10. In Allen v. Johnson, Judge Kavanaugh joined a unanimous opinion by Judge Rogers giving latitude to the employer with respect to whether the employer held an honest belief. Further, to find that the employer was culpable more evidence was needed than just proximity of the adverse action. Finally, there was no material dispute of fact over the reason offered by the employer as a legitimate basis for the termination.
  11. In Doe by her next friend Tarlow v. District of Columbia, Judge Kavanaugh wrote the opinion holding that he was not inclined to expand statutes as they were written. This is a case that has disability rights advocates concerned. This case involved persons with disabilities in the District of Columbia who could not consent for healthcare and never could consent for healthcare. Further, they had no particular individual whom could exercise such consent. So, the issue is whether the statutory scheme was inconsistent with District of Columbia statutes and the due process clause of the Fifth Amendment. I can see where disability rights advocates are coming from in this case as the opinion is written in a way that some might construe as paternalistic, which is a real sensitive spot for people with disabilities.
  12. In Carter v. Carson, Judge Kavanaugh joined a per curiam opinion holding that the complaint did not satisfy Iqbal/Twombly standards, which we discussed here.
  13. In Hester v. District of Columbia, a special education case, Judge Kavanaugh wrote the opinion where he decided the case based upon a literal reading of the four corners of the critical document.
  14. In Redman v. Graham, Judge Kavanaugh dissented saying that he was not inclined to expand the statute as written.
  15. In Hill v. Associates for Renewal in Education, Inc., Judge Kavanaugh joined an opinion by Judge Wilkins in an absolutely fascinating case. In this case, the court held a request for reasonable accommodation must be related to the limitation rendering the person disabled. The court affirmed the District Court’s conclusion that the plaintiff did not bring forth sufficient facts to establish a hostile work environment claim. However, the court reversed the summary judgment and remanded for trial on the failure to accommodate claim. The case is also fascinating because it came down July 27 of 2018. The related piece is interesting. In just about all cases, I don’t see how the related piece is going to be much of an issue. A big exception would be dealing with the situation where an employee needs a service dog with them because of his or her disability. I could see in that situation a dispute over “relatedness,” assuming that is the standard a court wants to use. See also this blog entry for a similar discussion.
  16. In City of Anaheim, California v. FERC, Judge Kavanaugh said that Chevron deference was not applicable because the statute was clear that what California did was not permissible.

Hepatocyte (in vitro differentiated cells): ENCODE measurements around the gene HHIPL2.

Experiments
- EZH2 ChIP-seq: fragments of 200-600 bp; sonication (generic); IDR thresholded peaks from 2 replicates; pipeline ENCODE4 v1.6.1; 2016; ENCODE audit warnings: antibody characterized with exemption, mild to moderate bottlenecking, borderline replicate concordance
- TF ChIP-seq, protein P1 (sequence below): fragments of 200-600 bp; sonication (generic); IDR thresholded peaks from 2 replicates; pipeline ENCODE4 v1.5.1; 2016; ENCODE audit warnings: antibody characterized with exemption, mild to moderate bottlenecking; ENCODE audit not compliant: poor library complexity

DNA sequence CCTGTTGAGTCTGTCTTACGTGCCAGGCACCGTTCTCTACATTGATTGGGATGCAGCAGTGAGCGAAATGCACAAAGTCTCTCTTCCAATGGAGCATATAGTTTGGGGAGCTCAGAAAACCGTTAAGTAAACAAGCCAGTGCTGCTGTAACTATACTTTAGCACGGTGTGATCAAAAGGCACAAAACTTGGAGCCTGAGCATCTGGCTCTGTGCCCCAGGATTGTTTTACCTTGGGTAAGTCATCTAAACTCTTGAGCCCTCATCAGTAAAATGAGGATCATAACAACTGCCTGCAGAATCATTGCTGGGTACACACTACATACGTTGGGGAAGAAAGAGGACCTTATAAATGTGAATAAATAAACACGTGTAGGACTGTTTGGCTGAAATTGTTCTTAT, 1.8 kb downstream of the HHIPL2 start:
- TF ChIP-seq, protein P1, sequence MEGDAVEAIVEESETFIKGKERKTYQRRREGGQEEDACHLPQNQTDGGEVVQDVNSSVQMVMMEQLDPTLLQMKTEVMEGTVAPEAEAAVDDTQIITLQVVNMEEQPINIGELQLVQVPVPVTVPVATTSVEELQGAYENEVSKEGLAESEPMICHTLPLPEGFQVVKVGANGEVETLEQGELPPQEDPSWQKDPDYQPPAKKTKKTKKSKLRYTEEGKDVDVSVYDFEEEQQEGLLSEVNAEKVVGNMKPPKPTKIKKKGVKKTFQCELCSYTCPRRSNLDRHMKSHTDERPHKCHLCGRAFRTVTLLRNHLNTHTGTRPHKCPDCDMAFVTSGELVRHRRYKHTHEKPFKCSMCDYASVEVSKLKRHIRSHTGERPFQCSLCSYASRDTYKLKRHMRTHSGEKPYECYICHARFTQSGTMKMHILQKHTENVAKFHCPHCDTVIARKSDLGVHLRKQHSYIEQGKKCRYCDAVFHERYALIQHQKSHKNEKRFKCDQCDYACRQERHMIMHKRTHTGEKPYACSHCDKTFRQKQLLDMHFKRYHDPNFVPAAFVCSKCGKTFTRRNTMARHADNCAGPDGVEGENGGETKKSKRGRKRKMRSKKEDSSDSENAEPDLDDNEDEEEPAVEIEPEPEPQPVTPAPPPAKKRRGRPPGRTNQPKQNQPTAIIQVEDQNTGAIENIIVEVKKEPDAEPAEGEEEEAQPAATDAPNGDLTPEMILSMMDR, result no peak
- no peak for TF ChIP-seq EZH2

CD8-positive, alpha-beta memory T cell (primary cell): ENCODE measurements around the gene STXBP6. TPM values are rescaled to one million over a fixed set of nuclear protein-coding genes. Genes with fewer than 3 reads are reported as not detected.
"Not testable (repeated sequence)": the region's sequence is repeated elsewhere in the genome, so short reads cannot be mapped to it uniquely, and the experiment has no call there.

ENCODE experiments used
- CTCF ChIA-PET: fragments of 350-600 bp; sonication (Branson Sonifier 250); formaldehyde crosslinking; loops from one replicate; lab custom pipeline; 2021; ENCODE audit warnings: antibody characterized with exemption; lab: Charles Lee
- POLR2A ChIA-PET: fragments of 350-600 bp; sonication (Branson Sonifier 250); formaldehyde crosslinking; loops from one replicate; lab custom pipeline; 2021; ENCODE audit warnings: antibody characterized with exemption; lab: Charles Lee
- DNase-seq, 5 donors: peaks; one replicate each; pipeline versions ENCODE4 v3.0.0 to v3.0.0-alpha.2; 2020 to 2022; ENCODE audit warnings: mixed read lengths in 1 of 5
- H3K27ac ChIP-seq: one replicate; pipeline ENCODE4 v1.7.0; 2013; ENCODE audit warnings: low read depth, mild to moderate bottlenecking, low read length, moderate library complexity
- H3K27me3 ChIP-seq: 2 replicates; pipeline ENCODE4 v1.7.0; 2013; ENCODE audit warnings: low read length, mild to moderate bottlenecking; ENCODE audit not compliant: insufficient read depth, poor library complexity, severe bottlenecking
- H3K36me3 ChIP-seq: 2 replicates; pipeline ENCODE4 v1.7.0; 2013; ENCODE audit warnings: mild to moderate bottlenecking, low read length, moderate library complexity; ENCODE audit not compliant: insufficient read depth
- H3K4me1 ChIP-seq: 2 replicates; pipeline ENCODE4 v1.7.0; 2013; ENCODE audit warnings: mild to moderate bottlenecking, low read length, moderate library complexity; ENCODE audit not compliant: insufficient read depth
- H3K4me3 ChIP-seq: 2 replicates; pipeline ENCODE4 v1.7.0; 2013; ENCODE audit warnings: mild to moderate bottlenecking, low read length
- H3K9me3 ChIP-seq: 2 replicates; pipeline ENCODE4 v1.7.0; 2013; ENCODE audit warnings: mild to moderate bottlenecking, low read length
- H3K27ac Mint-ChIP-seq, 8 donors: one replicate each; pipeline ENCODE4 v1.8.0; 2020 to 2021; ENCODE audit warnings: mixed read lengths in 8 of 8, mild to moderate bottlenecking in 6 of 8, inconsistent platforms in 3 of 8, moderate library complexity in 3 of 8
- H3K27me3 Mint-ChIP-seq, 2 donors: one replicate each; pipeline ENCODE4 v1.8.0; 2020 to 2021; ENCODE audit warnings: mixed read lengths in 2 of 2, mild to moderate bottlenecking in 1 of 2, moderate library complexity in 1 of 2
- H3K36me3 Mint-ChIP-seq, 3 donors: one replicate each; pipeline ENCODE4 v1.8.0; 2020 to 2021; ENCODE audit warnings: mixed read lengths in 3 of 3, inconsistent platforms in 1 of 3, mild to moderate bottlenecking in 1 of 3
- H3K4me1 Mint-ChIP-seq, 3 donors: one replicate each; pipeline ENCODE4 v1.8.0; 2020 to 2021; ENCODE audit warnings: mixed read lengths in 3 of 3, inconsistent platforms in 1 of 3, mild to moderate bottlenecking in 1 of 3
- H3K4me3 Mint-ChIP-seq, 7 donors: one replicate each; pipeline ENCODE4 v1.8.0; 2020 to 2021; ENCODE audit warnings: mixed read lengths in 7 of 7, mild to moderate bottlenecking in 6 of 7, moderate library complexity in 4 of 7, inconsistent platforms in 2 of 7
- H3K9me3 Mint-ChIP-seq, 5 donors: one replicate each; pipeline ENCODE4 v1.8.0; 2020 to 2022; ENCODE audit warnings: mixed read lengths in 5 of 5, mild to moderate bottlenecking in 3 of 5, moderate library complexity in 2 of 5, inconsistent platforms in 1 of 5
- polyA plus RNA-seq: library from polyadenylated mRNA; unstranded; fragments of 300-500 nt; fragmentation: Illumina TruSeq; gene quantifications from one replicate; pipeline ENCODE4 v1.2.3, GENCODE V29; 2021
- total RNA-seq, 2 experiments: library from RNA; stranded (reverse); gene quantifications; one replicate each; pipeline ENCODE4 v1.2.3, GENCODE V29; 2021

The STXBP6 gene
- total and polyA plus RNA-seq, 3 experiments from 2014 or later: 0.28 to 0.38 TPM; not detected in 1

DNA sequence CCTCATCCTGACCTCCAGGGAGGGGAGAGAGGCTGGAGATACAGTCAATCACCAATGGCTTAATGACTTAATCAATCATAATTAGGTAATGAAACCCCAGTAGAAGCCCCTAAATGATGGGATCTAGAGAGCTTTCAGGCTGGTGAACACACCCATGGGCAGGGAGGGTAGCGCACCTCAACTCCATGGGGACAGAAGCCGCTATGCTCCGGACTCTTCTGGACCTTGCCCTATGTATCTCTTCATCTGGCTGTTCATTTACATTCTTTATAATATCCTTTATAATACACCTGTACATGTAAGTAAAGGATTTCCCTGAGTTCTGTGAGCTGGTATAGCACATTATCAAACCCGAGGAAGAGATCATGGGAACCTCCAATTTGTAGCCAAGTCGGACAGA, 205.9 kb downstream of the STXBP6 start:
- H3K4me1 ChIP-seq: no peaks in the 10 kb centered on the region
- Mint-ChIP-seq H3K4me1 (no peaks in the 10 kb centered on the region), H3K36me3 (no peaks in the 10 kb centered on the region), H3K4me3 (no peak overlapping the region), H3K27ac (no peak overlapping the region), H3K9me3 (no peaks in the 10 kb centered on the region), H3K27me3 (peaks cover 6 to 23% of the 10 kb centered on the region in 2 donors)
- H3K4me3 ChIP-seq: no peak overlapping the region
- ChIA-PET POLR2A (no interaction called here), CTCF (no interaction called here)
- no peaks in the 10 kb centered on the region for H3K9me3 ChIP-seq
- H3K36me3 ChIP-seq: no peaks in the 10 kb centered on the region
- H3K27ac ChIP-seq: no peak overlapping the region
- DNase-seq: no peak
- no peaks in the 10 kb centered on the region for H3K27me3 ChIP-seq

Unlike my review of Justice Gorsuch, I don’t see an overriding judicial philosophy in these opinions. However, I do see certain pillars and they are:

  1. In city of Anaheim, California v. FERC Judge Kavanaugh said, “The precise words of the statutory text matter.” Judge Kavanaugh clearly will look to what the statute literally says and interpret those statutes whenever possible before looking to other matters to explain what the statute might mean.
  2. In a couple of cases, the motivation of plaintiffs with respect to their litigation strategy are a factor in his conclusions.
  3. Chevron deference is not something he is against. However, he doesn’t like to go there unless he has to. With respect to agency interpretations of their regulations, Auer deference, he does not have a judicial opinion on that. However, when I did a Google search on the Internet, I did come across a speech where he praises Justice Scalia’s opinion, which we discussed here, saying that Auer deference should be thrown out.
  4. He seems to be quite comfortable with the McDonnell-Douglas scheme, which we discussed here. Further, he expect plaintiff’s to meet their burden of proof to overcome nondiscriminatory reasons offered by the employer.
  5. We have often said that magic words are not required to trigger the interactive process. Just what words are required depends. With respect to Judge Kavanaugh, the closer a plaintiff comes to magic words, the better off a plaintiff will be in arguing that the interactive process should have been triggered.
  6. Judge Kavanaugh seem to be quite willing to give employers latitude with respect to the honestly held belief rule.
  7. With respect to the rights of persons with disabilities, the two most interesting cases I find are Hill and Long. In the former, Judge Kavanaugh says that the statute of limitations with respect to a reasonable accommodation request can start either at the time of the request made or at the time of denial. In the latter, Judge Kavanaugh joined an opinion saying that the accommodation sought must be related to the disability. Both of those decisions could have a significant impact on ADA jurisprudence if they become the law of the land.

Happy new year y’all!